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The University and Integration, an address by John D. Williams
Page 9
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Williams, J. D. (John Davis), 1902-1983. The University and Integration, an address by John D. Williams - Page 9. February 21, 1963. Special Collections, University of Houston Libraries. University of Houston Digital Library. Web. June 4, 2020. https://digital.lib.uh.edu/collection/integ/item/73/show/65.

Disclaimer: This is a general citation for reference purposes. Please consult the most recent edition of your style manual for the proper formatting of the type of source you are citing. If the date given in the citation does not match the date on the digital item, use the more accurate date below the digital item.

Williams, J. D. (John Davis), 1902-1983. (February 21, 1963). The University and Integration, an address by John D. Williams - Page 9. University of Houston Integration Records. Special Collections, University of Houston Libraries. Retrieved from https://digital.lib.uh.edu/collection/integ/item/73/show/65

Disclaimer: This is a general citation for reference purposes. Please consult the most recent edition of your style manual for the proper formatting of the type of source you are citing. If the date given in the citation does not match the date on the digital item, use the more accurate date below the digital item.

Williams, J. D. (John Davis), 1902-1983, The University and Integration, an address by John D. Williams - Page 9, February 21, 1963, University of Houston Integration Records, Special Collections, University of Houston Libraries, accessed June 4, 2020, https://digital.lib.uh.edu/collection/integ/item/73/show/65.

Disclaimer: This is a general citation for reference purposes. Please consult the most recent edition of your style manual for the proper formatting of the type of source you are citing. If the date given in the citation does not match the date on the digital item, use the more accurate date below the digital item.

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Compound Item Description
Title The University and Integration, an address by John D. Williams
Creator (LCNAF)
  • Williams, J. D. (John Davis), 1902-1983
Publisher Program For A Greater University of Mississippi
Date February 21, 1963
Subject.Topical (LCSH)
  • Segregation in higher education--United States
Subject.Name (LCNAF)
  • University of Houston
  • Williams, J. D. (John Davis), 1902-1983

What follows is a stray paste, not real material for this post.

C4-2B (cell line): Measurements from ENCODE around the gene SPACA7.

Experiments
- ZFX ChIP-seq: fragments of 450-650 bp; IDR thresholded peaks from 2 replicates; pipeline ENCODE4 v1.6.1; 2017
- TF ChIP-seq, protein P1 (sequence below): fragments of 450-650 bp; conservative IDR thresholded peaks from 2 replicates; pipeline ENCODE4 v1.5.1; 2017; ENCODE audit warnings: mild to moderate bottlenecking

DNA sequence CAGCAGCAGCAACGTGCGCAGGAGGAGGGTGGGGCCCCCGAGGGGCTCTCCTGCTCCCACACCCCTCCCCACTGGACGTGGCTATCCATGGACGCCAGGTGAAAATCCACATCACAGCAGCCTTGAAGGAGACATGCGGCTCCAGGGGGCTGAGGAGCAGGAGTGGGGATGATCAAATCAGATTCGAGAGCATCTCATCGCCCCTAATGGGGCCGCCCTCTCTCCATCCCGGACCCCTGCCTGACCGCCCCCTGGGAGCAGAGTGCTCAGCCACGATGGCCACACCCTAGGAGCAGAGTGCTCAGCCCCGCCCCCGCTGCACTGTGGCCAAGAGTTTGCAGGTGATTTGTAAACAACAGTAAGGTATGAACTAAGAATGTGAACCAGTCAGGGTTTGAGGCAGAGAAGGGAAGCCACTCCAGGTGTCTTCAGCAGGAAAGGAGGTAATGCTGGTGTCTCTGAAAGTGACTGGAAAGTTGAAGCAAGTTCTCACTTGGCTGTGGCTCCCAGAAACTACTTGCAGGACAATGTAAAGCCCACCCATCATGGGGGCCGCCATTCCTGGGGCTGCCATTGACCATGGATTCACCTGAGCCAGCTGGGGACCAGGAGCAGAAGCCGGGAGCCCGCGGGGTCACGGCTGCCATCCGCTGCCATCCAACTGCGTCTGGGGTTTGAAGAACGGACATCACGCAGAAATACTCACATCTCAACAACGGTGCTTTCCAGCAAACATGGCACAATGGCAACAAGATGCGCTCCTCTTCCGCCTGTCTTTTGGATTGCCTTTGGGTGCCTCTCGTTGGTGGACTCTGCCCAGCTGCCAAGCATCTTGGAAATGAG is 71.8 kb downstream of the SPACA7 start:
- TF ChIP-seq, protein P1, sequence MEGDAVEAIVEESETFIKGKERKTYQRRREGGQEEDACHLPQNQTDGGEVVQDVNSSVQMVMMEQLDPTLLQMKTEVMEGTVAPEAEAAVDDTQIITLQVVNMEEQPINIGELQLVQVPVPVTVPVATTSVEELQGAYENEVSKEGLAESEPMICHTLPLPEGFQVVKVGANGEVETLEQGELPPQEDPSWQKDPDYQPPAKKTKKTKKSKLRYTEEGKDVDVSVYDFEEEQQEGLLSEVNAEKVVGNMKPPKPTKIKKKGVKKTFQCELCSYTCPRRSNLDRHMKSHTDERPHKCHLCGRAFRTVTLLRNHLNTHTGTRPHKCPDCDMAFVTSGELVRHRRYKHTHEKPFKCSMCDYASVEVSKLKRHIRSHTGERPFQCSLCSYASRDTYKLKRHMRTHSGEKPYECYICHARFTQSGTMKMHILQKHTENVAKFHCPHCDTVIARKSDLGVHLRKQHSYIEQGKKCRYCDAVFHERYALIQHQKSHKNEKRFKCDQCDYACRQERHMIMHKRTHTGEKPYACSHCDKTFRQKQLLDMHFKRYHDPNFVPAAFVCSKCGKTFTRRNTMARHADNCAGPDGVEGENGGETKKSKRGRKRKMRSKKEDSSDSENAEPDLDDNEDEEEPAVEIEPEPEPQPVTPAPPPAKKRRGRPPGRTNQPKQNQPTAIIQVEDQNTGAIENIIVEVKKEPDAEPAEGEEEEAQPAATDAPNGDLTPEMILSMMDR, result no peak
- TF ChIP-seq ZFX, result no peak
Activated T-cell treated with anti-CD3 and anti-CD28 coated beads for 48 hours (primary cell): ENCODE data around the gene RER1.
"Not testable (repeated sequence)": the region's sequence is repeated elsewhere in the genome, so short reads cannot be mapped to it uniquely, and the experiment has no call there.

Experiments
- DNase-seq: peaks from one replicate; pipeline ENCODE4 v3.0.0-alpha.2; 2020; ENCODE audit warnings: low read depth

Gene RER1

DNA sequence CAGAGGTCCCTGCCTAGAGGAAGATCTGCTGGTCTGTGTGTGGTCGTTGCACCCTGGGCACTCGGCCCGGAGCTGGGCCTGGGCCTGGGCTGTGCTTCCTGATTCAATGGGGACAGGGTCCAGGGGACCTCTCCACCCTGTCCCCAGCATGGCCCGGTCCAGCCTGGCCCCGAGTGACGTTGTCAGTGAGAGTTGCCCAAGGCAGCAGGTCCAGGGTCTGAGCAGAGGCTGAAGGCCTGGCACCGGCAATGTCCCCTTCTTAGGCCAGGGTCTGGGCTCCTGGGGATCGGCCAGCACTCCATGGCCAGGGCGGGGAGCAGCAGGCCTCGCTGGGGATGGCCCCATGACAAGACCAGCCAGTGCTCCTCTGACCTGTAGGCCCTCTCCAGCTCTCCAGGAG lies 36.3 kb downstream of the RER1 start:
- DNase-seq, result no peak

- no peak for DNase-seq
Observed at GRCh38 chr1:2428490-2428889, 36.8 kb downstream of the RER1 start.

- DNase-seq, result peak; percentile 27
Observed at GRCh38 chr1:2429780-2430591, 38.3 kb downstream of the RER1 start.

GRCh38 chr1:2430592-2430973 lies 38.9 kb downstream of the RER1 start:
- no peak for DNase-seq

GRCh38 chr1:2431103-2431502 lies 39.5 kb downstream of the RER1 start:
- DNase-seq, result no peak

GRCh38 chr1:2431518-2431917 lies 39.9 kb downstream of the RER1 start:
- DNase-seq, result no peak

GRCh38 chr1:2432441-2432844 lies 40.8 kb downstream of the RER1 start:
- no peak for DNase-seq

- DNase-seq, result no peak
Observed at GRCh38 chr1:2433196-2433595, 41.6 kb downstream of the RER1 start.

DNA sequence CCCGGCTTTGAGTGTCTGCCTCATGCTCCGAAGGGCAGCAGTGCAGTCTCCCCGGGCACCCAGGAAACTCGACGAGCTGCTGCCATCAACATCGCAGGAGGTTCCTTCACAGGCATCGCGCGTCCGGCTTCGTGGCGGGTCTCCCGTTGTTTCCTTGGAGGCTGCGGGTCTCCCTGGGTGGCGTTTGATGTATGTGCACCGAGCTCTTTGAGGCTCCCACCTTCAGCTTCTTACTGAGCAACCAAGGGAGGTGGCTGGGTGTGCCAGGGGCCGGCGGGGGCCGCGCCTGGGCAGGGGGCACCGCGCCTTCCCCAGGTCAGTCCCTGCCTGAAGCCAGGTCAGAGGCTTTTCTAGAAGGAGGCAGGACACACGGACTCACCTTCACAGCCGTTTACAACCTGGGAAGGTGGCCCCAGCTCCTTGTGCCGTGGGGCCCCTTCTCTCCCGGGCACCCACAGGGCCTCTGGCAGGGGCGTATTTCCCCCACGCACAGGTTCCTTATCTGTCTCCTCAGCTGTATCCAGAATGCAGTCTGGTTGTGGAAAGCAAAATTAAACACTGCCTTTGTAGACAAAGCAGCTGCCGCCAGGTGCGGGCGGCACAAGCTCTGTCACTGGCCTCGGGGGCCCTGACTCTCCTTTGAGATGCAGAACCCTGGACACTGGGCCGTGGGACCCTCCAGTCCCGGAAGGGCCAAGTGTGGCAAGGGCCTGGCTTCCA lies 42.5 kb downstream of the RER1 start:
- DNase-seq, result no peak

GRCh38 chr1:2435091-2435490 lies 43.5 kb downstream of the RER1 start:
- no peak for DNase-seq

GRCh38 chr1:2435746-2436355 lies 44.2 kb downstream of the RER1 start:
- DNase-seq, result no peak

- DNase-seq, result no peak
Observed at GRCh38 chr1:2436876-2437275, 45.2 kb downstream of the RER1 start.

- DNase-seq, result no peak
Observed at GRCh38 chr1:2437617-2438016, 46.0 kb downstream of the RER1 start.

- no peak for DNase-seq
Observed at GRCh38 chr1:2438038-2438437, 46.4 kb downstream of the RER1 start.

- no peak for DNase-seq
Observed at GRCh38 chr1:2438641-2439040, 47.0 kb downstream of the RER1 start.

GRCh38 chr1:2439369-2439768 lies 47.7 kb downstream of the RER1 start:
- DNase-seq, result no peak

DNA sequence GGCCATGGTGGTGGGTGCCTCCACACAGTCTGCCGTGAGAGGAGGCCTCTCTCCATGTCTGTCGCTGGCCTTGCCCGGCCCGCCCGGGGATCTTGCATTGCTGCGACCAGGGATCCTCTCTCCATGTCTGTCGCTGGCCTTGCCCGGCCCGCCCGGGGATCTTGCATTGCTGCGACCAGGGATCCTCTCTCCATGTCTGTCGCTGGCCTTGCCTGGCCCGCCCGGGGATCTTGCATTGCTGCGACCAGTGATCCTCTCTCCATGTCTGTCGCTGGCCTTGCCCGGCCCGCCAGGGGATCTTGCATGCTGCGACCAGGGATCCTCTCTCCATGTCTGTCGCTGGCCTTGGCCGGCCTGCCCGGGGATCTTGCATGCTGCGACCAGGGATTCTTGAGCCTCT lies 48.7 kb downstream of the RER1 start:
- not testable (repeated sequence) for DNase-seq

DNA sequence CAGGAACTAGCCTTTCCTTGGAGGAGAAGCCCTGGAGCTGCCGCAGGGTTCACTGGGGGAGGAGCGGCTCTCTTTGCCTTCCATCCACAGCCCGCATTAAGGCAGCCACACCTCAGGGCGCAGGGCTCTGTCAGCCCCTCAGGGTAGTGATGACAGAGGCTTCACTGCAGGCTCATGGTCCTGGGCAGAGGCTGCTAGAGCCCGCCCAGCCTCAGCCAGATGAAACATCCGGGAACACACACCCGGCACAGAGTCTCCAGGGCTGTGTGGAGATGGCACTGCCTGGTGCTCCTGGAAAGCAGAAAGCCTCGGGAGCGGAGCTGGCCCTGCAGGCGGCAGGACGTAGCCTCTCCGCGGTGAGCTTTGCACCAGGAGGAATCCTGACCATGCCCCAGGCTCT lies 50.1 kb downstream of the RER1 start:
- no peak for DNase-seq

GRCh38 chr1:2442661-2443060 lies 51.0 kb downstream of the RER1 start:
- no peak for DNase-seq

Genre (AAT)
  • speeches (documents)
Language English
Type (DCMI)
  • Text
Original Item Location ID 1985-005, Box 29, Folder 19
Original Collection President's Office Records
Digital Collection University of Houston Integration Records
Digital Collection URL http://digital.lib.uh.edu/collection/integ
Repository Special Collections, University of Houston Libraries
Repository URL http://info.lib.uh.edu/about/campus-libraries-collections/special-collections
Use and Reproduction This image is in the public domain and may be used freely. If publishing in print, electronically, or on a website, please cite the item using the citation button.
File Name index.cpd
Item Description
Title Page 9
Format (IMT)
  • image/jpeg
File Name integ_201401_072_009.jpg
Transcript back not merely into injustice but into grief and agony and violence too by forcing on us laws based on the idea that man's injustice to man can be abolished overnight by police. Sambo will suffer it of course; there are not enough of him yet to do anything else. And he will endure it, absorb it and survive because he is Sambo and has that capacity; he will even beat us there because he has the capacity to endure and survive but he will be thrown back decades and what he survives to may not be worth having because by that time divided we may have lost America ... I only say that the injustice is ours, the South's. We must expiate and abolish it ourselves, alone and without help nor even advice. Thus, when the time came for Meredith to enroll at the University of Mississippi, there were many issues at stake. This was a test, and it was recognized as a test by all those concerned. Unwillingly, and almost unwittingly, our quiet, tree-shaded campus became the battleground for a decisive struggle between opposing schools of thought—ethical, political, and sociological. That battle is certainly not over; but, three weeks ago when James Meredith registered for our spring semester without the slightest appearance of an incident, I saw reason to hope that there would be no more violence over this issue on American campuses. Perhaps out of our suffering has come the wholesome determination that our experience shall not be repeated elsewhere. Possibly Clemson College